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I am convinced that the spawning of a number of major university oceanographic institutions, each operating one or more large ships and other facilities, has been a major reason for U.S. world leadership in oceanography. Managing a large research vessel can expand one's intellectual horizons. Someone on your staff has an interest in the flux of ions across the air-sea interface, which requires taking your ship to a variety of locations; then comes the question of what happens when these chemical constituents leave the boundary layer; and five years later, as happened to me at the University of Rhode Island, you suddenly find yourself with an atmospheric chemistry program larger than that in any meteorology department in the United States at the time.

It can also add another dimension of experience. Finding ways to repair an engine in a foreign port some 4,000 miles away, or getting a crew member out of jail in the same port, broadens your range of experience and increases your confidence. I expect there was never any doubt in the minds of the directors of Scripps, Woods Hole, Lamont, and the University of Miami (at that time the big four of oceanographic institutions) that they were quite capable of overseeing the work of Global Marine and the conversion and operation of its oil drilling vessel the Glomar Challenger for the Deep Sea Drilling Program. Later, the informal consortium was formalized as the Joint Oceanographic Institutions (JOI), Inc. and participation in the ocean drilling program became international, but major operational responsibility still rests in the different JOI institutions. I know I am not alone when I claim that the Ocean Drilling Program (as it is now called) is one of the most successful, as well as one of the longest-running, singularly focused international oceanographic research programs. The leadership, including the formal direction of the program, has come from the major university oceanographic institutions of the United States.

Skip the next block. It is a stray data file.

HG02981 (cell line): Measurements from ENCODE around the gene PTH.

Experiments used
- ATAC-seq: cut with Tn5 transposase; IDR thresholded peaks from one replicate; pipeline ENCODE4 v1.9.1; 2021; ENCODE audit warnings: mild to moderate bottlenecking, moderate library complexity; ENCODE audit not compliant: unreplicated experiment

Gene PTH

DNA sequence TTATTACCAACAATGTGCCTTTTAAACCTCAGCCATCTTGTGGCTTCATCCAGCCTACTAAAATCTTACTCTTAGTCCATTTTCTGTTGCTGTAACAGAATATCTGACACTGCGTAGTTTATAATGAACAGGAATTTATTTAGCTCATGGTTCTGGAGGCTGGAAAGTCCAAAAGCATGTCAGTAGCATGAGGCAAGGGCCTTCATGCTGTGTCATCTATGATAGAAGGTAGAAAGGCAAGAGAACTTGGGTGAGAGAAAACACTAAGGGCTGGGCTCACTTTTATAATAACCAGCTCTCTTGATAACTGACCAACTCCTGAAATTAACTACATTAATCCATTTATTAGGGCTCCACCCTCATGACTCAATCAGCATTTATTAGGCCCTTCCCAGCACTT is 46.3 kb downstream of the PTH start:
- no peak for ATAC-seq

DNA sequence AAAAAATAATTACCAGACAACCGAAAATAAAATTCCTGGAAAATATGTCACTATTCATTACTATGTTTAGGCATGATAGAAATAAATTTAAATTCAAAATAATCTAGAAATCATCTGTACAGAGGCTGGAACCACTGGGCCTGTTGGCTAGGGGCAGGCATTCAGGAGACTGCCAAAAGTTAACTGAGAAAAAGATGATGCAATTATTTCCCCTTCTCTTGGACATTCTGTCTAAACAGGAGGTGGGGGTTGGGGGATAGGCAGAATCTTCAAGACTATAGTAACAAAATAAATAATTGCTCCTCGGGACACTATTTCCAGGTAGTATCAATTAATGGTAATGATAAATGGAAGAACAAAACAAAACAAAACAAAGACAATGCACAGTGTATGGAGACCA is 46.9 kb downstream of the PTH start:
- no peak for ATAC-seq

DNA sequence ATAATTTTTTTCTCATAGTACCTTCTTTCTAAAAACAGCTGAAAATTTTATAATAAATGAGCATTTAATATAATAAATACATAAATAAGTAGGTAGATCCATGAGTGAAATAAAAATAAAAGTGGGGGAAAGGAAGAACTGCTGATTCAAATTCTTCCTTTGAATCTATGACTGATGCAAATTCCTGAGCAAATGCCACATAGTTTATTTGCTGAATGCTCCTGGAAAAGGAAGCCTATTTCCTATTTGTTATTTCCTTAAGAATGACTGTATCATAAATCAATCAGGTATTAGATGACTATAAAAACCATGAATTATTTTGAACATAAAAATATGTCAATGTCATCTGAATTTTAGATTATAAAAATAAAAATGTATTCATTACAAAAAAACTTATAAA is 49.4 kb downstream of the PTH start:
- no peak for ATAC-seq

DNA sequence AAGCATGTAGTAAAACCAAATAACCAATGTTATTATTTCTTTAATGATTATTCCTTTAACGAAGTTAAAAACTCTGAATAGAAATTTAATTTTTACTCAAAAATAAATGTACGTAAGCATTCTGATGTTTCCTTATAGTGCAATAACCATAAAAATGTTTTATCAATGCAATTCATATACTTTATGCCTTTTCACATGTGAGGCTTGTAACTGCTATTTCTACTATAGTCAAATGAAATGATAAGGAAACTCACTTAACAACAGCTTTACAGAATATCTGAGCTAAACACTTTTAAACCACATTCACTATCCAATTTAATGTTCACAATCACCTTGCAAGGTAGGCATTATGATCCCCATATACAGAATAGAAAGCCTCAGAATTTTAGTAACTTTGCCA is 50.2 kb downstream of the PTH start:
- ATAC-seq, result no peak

If somehow the decision to operate major oceanographic facilities had gone the other way—if the responsibility for ship operations had been vested in a central organization, for example, the marine equivalent of NCAR—then I expect buoy arrays, submersibles, and similar facilities would have been housed there also. If this had happened I believe ocean science would be weaker in the United States than it is today.